Homeland Security Monitoring 'Black Lives Matter' Movement

Recently released documents reveal the U.S. Department of Homeland Security has been monitoring the Black Lives Matter movement since summer 2014, following the unrest in Ferguson, Mo., and the surveillance includes keeping tabs on protests, gatherings, peaceful marches and social media activity.

Responding to a Freedom of Information Act request by The Intercept, DHS released memos, emails and other documents indicating that the department frequently collects information, including location data, on Black Lives Matter activities even activities that are expected to be peaceful. “The reports confirm social media surveillance of the protest movement and ostensibly related events in the cities of Ferguson, Baltimore, Washington, DC, and New York,” according to The Intercept.

The documents came from DHS’s Office of Operations Coordination, which combines information from intelligence and law enforcement agencies to provide “situational awareness” among its agencies, including the Federal Emergency Management Agency (FEMA), the Transportation Security Administration (TSA) and U.S. Customs and Border Protection. In an email to The Intercept,DHS spokesman S.Y. Lee said the department does not intentionally infringe upon the rights of citizens under the First Amendment and only seeks information for “situational awareness” purposes.

For example, according to The Intercept report, “a high-importance Joint Intelligence Bulletin created by the FBI and sent to DHS officials noted that ‘a review of social media suggested that an unidentified group planned to conduct a First Amendment-protected event to protest the death of Freddie Gray.’ The bulletin claims that it ‘is not intended to associate otherwise protected First Amendment activity with criminality or a threat to national security, but instead is included only for the purpose of providing situational awareness of activities that may lead to violent action ‘”

“What they call situational awareness is Orwellian speak for watching and intimidation,” said Baher Azmy, a legal director at the Center for Constitutional Rights, to The Intercept. “Over time there’s a serious harm to the associational rights of the protesters and it’s an effective way to chill protest movements. The average person would be less likely to go to a Black Lives Matter protest if the government is monitoring social media, Facebook, and their movements.”

The Black Lives Matter movement has strategically employed social media to disseminate information and coordinate protests, as a rapid-response infrastructure capable of immediate deployment to address Black priorities.

“It is concerning that the government would be diverting resources towards surveilling citizens who are assembling and expressing their First Amendment rights,” said Maurice Mitchell, an organizer with Blackbird, a group that helps support activism against police violence in communities across the country, in the report. “The fact that our government is doing this I can only assume to disrupt us is pretty alarming. … Directly after 9/11, people said, ‘if you’re not doing anything wrong you have nothing to worry about.’ Well, now we’re fighting back against police brutality and extrajudicial killings, yet they are using this supposedly anti-terrorist infrastructure against us.”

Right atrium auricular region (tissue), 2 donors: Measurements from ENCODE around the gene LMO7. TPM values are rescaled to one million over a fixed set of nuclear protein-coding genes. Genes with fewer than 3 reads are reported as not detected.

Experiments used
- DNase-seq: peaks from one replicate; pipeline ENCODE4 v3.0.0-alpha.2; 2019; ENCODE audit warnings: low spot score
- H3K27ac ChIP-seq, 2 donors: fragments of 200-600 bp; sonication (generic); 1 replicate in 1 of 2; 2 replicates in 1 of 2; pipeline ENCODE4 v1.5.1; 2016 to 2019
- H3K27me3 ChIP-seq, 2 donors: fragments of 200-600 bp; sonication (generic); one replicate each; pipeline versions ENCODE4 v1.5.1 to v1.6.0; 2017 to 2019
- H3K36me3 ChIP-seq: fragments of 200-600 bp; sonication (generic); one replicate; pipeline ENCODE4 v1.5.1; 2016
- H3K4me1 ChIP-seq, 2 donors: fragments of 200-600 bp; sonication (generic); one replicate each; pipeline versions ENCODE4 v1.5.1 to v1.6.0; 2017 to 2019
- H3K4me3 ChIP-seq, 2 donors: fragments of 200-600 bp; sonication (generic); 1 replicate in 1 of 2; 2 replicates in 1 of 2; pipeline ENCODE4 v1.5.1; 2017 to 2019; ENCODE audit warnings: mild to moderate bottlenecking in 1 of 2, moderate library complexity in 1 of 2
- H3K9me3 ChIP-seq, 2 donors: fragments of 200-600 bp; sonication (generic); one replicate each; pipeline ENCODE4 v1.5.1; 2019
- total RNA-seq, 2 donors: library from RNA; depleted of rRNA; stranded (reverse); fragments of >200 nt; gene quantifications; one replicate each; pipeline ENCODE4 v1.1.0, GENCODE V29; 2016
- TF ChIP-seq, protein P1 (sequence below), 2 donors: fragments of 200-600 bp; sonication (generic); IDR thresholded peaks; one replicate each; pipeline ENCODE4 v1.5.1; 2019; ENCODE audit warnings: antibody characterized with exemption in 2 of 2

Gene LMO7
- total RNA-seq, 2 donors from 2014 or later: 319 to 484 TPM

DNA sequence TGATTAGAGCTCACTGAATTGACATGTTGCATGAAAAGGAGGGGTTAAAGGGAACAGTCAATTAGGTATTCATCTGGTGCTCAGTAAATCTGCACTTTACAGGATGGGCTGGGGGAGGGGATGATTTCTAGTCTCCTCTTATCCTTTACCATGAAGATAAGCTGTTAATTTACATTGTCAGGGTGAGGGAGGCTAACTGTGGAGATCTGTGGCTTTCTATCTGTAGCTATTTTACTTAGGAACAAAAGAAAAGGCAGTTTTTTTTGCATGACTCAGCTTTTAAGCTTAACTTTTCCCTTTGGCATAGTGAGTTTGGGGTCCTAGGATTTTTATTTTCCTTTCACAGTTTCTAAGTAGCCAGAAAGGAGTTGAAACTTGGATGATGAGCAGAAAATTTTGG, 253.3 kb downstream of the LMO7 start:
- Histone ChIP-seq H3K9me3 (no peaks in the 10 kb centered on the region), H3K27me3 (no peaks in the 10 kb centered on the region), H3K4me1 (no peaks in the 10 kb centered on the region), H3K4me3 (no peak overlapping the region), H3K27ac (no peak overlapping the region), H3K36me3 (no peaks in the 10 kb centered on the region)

This isn’t anything new, however. In fact, many feel this is a continuation of former FBI director J. Edgar Hoover’s COINTELPRO surveillance operation, which spied on and disrupted activities of the Socialist Workers Party, the Black Panther Party and Dr. Martin Luther King for years in an effort to “infiltrate, disrupt, sabotage, and destroy activist movements for ethnic justice, racial emancipation, and real economic, social, and political equality across gender and color lines.”

Although Lee said in his email thatthe department “does not provide resources to monitor any specific planned or spontaneous protest, rally or public gathering,” some of the documents show that the DHS has produced minute-by-minute reports on protesters’ movements in demonstrations. And, according to reports, at least 400 DHS officers were on hand at recent protests in Baltimore following the police killing of 25-year-old Freddie Gray.

DHS also used Google Maps to create maps of planned activities in order to visualize protest activity and coordinate with federal, state and local law enforcement, often through minute-by-minute monitoring of protesters’ locations.

In an interview with Mother Jones,Nusrat Choudhury, a staff attorney at the American Civil Liberties Union’s Racial Justice Program, says that while this type of surveillance may not be illegal, “it may have significant chilling effects that do infringe on people’s rights.”

“There’s no question at all that the kind of mapping identified by the documents provided to The Intercept chills people’s First Amendment-protected activities,” she says. “Of course it makes people feel afraid to go to these kinds of protests because of the impact it might have in terms of law enforcement’s ability to gather intelligence about them.”

With the ever-present distrust of police, these revelations of surveillance by DHS have added fuel to conspiracy theories that, if not true, have the perception of being very plausible. For example, some are saying that Sandra Bland, who was killed by a white police officer during a traffic stop in Texas last month, was an activist in the Black Lives Matter movement, and that it is entirely possible that upon checking Bland’s license, the police officer obtained information about her social media postings, affiliations or political activity.

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